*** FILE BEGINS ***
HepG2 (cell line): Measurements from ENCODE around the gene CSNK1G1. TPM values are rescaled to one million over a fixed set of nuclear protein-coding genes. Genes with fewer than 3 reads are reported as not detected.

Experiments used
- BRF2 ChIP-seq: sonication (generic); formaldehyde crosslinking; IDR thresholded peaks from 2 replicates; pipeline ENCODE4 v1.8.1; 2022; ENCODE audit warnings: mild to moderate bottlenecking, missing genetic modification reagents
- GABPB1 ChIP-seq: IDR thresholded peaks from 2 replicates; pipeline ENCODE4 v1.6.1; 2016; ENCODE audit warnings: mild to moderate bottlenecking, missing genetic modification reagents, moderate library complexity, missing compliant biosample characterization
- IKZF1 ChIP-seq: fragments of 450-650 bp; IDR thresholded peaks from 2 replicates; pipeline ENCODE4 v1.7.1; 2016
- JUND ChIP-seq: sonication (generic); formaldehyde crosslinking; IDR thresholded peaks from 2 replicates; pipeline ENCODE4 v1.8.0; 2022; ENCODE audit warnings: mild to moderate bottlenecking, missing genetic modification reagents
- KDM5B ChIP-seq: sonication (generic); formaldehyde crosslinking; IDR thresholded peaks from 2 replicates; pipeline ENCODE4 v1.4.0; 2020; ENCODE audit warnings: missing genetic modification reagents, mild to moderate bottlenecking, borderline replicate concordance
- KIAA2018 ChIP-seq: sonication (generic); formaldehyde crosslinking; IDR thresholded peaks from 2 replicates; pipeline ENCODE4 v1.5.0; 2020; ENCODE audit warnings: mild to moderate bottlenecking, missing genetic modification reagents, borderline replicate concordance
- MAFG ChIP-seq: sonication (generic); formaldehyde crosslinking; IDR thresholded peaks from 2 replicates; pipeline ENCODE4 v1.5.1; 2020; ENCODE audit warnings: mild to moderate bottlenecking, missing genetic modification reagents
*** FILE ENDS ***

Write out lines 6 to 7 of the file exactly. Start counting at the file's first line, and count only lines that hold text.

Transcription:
- JUND ChIP-seq: sonication (generic); formaldehyde crosslinking; IDR thresholded peaks from 2 replicates; pipeline ENCODE4 v1.8.0; 2022; ENCODE audit warnings: mild to moderate bottlenecking, missing genetic modification reagents
- KDM5B ChIP-seq: sonication (generic); formaldehyde crosslinking; IDR thresholded peaks from 2 replicates; pipeline ENCODE4 v1.4.0; 2020; ENCODE audit warnings: missing genetic modification reagents, mild to moderate bottlenecking, borderline replicate concordance